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Carbon footprint

To limit climate change, it will be essential for each of us to reduce carbon footprint individually and collectively. As the principal greenhouse gas is carbon dioxide, the term carbon footprint is used to describe this impact which is related to the amount of gas(es) emitted by any use of energy. The greater the emissions, the larger is the footprint and so this concept enables us to determine which activities have a high impact and to identify alternatives which will have a lower footprint.

Our carbon footprint comprises two parts – one part is associated primarily with our own use of energy and the other part which is associated with the food that we eat, the products we use or the clothes that we buy; this is called the ‘embedded’ part. The embedded part arises from the energy used with growing crops or extracting raw materials, processing and/or manufacture and the transport associated from point of manufacture to place of use. It is much more difficult to calculate as it requires knowledge of the energy usage and other inputs along the supply chain from growing or extracting raw materials to purchasing a product. Buying products produced locally will certainly reduce the emissions associated with transport. Some calculations show that these two parts are roughly similar in size for those living in Europe.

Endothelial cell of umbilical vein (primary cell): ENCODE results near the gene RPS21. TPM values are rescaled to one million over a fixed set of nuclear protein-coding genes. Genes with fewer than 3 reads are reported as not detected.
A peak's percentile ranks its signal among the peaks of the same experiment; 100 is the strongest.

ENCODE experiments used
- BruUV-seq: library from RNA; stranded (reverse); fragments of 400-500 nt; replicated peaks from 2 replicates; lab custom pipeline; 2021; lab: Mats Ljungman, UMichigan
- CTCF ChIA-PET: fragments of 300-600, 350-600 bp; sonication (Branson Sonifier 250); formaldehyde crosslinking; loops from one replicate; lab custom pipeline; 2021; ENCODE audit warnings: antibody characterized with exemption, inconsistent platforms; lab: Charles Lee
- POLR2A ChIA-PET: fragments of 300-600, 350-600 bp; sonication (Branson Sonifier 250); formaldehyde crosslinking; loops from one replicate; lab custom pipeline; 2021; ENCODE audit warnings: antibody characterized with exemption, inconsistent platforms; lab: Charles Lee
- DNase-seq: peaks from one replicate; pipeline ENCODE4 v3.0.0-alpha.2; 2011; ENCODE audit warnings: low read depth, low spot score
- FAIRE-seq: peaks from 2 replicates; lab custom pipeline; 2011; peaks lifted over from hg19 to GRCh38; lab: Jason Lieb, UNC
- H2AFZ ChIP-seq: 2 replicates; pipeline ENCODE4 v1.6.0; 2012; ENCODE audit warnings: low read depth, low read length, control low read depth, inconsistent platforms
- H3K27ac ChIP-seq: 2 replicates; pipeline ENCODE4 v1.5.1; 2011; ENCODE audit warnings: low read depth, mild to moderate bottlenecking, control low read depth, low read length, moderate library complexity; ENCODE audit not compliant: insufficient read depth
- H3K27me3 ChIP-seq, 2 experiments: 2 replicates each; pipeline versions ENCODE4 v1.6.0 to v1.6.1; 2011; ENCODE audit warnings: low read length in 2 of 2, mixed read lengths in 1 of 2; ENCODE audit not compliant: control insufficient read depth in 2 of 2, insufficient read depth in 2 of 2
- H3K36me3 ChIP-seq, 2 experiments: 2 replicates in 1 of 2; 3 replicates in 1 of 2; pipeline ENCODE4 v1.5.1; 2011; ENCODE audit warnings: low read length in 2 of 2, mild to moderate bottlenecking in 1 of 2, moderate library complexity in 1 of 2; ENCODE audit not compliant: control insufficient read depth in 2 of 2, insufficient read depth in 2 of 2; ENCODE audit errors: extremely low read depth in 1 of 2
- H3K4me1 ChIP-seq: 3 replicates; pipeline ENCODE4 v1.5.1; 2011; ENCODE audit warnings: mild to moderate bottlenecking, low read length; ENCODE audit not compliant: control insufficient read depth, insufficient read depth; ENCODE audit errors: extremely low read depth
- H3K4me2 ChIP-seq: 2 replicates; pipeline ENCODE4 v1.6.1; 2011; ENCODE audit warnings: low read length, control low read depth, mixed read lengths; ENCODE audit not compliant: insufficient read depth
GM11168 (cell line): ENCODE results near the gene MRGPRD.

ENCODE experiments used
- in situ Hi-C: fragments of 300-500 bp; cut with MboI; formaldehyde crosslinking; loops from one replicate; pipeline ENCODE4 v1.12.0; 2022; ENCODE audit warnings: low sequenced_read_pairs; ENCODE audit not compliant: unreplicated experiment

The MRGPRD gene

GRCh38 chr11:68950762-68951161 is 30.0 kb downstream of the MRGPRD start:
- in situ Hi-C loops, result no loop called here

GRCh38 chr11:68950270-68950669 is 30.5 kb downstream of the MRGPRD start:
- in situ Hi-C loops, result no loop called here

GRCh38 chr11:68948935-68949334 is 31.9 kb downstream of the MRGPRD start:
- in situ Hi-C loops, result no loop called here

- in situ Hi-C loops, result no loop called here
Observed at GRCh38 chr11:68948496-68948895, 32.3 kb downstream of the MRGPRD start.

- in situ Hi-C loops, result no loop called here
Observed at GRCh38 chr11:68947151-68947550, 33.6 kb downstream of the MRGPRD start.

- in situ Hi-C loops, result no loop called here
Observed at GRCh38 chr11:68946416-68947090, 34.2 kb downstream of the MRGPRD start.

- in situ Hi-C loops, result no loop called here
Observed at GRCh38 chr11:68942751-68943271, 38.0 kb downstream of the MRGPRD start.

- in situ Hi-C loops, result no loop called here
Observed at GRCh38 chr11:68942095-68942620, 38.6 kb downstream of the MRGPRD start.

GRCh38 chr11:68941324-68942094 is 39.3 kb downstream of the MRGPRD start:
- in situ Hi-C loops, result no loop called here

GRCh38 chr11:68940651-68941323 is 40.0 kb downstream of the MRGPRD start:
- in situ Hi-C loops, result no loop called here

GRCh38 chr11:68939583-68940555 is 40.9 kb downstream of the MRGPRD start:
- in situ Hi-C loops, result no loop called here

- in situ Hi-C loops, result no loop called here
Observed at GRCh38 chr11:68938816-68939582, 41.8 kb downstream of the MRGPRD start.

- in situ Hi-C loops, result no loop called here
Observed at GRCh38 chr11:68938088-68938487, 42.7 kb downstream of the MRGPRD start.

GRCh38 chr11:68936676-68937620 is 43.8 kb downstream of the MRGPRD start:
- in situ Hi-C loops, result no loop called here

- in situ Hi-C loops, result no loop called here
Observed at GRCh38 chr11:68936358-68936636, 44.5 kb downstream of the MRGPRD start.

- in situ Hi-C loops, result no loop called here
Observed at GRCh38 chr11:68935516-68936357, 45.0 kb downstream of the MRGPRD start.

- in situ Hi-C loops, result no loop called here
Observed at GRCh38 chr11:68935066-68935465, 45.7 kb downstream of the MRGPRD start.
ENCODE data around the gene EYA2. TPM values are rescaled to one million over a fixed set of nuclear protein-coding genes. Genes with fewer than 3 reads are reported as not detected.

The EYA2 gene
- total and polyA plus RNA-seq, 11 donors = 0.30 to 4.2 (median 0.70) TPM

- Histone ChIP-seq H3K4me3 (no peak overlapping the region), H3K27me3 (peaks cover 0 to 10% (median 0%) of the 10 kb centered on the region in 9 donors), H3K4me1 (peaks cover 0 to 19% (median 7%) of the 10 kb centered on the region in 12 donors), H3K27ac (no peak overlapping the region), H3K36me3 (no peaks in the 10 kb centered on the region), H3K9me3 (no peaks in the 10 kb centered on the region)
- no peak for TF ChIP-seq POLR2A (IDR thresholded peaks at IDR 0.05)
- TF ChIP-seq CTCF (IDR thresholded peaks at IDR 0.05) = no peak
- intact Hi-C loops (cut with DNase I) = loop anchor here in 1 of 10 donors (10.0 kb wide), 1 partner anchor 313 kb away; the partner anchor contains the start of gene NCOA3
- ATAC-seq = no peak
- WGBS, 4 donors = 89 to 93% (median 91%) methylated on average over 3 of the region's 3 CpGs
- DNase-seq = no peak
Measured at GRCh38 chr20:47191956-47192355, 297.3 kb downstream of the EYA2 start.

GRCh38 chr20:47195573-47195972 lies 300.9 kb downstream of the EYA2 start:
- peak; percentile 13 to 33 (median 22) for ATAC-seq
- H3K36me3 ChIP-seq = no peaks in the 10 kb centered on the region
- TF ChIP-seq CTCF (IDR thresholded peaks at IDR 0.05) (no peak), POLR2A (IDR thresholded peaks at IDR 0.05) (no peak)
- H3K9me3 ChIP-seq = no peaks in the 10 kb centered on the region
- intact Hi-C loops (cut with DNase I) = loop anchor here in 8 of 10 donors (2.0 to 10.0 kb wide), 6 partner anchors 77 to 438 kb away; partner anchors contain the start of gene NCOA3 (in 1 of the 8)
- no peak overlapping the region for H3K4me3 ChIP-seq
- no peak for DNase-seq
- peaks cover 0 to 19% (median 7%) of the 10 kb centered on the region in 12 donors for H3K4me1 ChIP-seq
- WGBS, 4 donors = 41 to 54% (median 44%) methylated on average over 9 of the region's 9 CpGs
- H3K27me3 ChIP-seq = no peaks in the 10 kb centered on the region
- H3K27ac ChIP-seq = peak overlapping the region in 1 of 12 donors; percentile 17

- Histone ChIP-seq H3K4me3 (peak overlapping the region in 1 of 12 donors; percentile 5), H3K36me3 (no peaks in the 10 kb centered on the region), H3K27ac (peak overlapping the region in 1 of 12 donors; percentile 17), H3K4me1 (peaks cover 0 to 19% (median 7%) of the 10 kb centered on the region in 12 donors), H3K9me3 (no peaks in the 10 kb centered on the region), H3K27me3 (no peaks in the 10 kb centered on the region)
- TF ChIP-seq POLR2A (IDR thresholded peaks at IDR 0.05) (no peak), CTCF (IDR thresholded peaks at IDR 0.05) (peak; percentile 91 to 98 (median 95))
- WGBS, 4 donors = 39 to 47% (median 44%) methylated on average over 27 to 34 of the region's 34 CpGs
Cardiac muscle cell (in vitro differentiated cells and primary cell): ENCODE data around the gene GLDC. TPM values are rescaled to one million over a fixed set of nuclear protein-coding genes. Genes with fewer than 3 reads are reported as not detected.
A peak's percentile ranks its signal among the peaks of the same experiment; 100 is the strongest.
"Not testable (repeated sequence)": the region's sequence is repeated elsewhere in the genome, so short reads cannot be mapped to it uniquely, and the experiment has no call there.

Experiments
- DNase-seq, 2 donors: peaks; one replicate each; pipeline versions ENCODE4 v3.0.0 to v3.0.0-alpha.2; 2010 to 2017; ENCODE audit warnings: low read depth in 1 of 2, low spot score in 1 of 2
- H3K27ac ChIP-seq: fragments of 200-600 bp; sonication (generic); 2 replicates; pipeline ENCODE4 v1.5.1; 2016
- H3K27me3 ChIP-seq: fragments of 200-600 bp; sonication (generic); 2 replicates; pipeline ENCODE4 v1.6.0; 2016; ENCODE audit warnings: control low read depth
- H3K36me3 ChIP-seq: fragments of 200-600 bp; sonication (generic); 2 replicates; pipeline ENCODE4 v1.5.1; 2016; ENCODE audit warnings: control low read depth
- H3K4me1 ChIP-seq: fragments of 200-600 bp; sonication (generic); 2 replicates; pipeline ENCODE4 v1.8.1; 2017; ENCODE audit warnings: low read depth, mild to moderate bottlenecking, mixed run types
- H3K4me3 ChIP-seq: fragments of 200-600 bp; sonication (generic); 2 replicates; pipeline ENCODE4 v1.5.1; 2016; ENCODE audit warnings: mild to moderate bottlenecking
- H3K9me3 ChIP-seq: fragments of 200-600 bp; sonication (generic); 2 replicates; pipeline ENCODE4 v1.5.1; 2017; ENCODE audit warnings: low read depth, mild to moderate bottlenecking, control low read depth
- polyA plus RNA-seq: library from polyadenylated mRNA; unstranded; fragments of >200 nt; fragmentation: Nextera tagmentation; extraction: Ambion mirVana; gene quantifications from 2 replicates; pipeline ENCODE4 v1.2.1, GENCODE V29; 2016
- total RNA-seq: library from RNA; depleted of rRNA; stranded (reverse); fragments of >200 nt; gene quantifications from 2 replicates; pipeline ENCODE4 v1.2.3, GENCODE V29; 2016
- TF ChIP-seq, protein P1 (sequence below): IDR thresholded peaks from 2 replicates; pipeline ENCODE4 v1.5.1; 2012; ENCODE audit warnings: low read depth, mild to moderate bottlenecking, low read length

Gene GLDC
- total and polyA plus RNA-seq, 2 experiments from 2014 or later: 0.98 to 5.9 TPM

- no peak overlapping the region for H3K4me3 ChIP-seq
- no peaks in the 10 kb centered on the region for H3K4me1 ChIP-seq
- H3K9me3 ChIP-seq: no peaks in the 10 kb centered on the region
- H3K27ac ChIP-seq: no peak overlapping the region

Annual energy consumption and carbon emissions

On average, each person in the UK is responsible for the equivalent of 13.6 tonnes of carbon dioxide.This includes both our direct use of energy such as in transport or heating our homes, but also the indirect usage through the energy embedded in products or services we use. This analysis has been undertaken by Mike Berners-Lee in the Burning Question (Profile Books, 2013) and is collated in Table 5.1.

Average energy use (kWh) and carbon emissions (kg CO2)

Table 5.1: Average energy use (kWh) and carbon emissions (kg CO2) per person per year

Many websites offer tools to help you measure your carbon footprint. Most focus on direct emissions such as energy bills and fuel consumption while ignoring indirect emissions associated with products and services.

Sites worth exploring are:



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